We thought it was a bit odd but we also thought this is what it is like in Antarctica. When we returned with our faces and eyes all burnt, scientists saw us on TV and called us to explain that we had walked under the hole in the ozone layer. That’s when I realised; we had to do something about it. Most people don’t know that 2041 is actually a promise you made to French marine pioneer Jacques Cousteau. Tell us more. Jacques Cousteau was an incredible explorer. He invented the Aqua Lung and the most famous of all boats; the Zodiac craft. In that time, he developed a passion for the ocean and he started to inspire people through these amazing documentaries on underwater life. He taught us that we’re not planet earth, we’re planet ocean. Jacques inspired people to look after the ocean. He talked about balance of nature on a global scale. That is why I am proud to honour his name, because I if I am anything today; I am the Indiana Jones of the environment. It was him who gave me the 50 year mission to preserve Antarctica and I have 30 years left to go.
hard because sometimes there’s no sun, no wind and it’s very cold. It was a fantastic challenge to get it to work and then get online and send messages to school kids saying; I am here and it works. This project
Leadership on the Edge
inspire sustainable leadership within our communities and companies. As the sheer power and enlightenment of that expedition started to sink in, I recognised I have a critical role to play as an official ambassador of 2041 not only in the Middle East but also globally.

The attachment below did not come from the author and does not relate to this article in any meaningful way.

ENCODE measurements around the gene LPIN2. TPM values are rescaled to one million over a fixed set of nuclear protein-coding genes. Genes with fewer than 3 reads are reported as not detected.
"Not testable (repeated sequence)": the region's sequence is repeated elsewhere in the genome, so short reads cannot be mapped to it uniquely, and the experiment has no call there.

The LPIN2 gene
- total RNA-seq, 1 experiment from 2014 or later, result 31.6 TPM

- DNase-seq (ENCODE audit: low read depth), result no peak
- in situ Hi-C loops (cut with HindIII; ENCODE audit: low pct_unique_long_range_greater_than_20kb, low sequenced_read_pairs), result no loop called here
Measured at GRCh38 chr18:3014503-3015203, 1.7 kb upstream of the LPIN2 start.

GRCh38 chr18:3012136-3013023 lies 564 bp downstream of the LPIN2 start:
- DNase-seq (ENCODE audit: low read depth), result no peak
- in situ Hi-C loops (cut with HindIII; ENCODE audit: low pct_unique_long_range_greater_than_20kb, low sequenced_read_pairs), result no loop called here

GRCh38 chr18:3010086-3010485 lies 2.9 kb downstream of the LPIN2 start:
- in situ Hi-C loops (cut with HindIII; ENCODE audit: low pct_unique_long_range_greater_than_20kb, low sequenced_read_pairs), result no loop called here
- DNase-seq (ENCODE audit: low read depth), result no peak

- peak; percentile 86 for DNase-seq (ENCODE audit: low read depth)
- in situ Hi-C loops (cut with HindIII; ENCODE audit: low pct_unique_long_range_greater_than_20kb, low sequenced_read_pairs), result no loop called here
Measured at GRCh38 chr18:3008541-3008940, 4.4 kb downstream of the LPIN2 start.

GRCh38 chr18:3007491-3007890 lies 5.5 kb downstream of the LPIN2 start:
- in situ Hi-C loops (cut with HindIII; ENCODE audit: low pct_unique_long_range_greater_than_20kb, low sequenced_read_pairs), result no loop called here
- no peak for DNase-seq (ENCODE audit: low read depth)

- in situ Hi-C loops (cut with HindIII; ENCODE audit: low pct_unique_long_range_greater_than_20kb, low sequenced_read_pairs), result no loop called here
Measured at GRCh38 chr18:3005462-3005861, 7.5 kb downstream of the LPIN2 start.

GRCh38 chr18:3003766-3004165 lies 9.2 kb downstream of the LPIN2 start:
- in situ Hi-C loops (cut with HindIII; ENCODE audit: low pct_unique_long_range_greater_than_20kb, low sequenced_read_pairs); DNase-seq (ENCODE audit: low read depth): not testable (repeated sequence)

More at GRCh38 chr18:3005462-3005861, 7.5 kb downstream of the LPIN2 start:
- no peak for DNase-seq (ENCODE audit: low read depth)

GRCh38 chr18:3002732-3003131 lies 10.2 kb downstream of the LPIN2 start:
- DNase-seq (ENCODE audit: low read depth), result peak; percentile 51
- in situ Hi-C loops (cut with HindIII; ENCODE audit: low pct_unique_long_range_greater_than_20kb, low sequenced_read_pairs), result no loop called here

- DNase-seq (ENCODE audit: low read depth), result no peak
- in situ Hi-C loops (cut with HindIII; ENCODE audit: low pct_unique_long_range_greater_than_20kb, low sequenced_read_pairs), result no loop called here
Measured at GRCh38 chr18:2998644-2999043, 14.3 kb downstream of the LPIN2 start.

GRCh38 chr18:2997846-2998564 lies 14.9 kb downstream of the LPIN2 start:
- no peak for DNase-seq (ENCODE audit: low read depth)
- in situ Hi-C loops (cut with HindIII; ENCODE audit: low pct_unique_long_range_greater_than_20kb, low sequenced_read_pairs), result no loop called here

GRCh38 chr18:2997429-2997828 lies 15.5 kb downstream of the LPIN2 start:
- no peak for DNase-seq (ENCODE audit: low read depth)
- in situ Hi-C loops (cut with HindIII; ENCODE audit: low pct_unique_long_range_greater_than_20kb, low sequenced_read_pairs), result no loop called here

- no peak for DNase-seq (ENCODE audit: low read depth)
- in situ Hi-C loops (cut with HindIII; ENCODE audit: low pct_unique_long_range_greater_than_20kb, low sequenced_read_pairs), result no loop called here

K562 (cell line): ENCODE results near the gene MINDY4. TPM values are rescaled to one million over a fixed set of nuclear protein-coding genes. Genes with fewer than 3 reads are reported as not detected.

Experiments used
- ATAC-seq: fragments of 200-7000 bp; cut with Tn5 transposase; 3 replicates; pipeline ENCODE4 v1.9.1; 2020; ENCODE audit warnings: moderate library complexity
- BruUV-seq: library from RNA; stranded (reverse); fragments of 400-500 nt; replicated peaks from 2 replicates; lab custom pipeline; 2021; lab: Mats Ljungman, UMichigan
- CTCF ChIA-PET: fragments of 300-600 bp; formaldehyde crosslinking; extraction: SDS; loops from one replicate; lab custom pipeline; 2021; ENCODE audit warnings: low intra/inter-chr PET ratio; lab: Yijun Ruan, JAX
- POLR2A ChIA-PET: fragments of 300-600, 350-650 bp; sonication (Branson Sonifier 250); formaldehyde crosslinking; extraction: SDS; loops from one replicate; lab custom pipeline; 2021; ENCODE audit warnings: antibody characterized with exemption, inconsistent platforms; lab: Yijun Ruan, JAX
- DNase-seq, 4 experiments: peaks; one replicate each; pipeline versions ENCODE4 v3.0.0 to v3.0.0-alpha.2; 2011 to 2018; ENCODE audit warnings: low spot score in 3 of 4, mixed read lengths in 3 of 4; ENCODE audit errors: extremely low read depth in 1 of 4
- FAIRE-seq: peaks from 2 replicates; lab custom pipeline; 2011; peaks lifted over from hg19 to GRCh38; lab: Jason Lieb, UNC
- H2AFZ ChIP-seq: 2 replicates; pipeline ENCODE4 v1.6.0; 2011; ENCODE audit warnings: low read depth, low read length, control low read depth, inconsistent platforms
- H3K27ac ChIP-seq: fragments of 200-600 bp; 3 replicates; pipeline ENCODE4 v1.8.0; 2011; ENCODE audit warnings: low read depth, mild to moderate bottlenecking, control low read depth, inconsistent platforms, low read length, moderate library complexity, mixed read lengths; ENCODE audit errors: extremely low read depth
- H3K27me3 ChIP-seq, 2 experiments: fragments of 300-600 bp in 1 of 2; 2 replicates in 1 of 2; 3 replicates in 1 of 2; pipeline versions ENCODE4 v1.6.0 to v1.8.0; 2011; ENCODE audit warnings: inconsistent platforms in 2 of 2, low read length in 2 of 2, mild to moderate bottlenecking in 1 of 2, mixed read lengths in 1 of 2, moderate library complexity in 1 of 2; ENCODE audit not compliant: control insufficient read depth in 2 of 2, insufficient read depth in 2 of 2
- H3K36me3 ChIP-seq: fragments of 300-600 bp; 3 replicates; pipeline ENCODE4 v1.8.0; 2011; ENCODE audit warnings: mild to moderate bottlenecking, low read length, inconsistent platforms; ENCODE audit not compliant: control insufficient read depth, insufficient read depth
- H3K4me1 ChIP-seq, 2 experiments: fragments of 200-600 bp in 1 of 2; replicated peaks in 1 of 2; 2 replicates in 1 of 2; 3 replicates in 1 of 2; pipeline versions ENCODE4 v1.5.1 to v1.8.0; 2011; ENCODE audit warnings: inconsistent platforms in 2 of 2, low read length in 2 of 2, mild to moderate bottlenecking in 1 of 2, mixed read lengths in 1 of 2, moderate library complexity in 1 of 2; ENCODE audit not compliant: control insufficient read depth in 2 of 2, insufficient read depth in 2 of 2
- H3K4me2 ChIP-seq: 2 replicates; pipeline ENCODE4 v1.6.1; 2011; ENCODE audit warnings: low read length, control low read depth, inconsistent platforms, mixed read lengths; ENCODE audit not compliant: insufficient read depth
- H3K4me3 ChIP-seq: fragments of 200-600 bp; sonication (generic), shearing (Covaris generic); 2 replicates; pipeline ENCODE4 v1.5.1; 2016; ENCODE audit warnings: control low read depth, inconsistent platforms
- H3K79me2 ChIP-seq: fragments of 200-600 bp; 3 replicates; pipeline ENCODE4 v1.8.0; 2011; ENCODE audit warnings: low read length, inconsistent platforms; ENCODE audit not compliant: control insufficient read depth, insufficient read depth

Zornitza Hadjitodorova recounts her experience on one of Robert Swan’s expeditions to the Antarctic They say the worst part of a beautiful dream is when it is over. The best part is when you realise that that dream has just transformed your world and marked the beginning of an inspiration for a lifetime. Early this year I was given the exceptional honour of participating in the first of its kind Renewable Energy Expedition to Antarctica. In March 2011, I joined a team of 27 senior environmental experts from across the world. They were leaders from organisations such as Shell, the Asian power house CLP Group, Duke Energy, National Geographic, Lokheed Martin, Newscorp, US Green Building Council, and EPA among others. This consortium of like-minded people got together not only to witness Antarctica but to share their own contribution to global sustainability development and write the first Corporate Sustainability Report from Antarctica. The two-week expedition was organised by 2041 and led by ACORE, the American Council on Renewable Energy. As our group stood in awe before the remnants of the Larsen B ice shelf, camped on snow beside seals and penguins, dove
in sub-zero waters, and hiked volcanoes, we quickly realised that even though we were confined on a ship with strangers, we were part of an exceptionally supportive environment with an incredible pool of knowledge, experience, and decision making power. We were ripped out of our comfort zone, which lead to a powerful transformational experience where the extremity of our surroundings dug deep in our hearts and motivated us to leverage our joint efforts even more. We had the opportunity to step out of the systems we are part of and look from outside at the challenges we face, obtaining invaluable feedback from all the team members. The severe yet pristine and fragile environment of Antarctica reignited our passion to power on and
Through my work in e-waste recycling with Enviroserve and my involvement with various publications and NGOs, I am directly involved in environmental preservation and raising awareness on ecological challenges. And it is certainly my long-term goal to progressively move up in the field and assist companies in adopting sustainability practices that benefit everyone – people, profit, and the planet.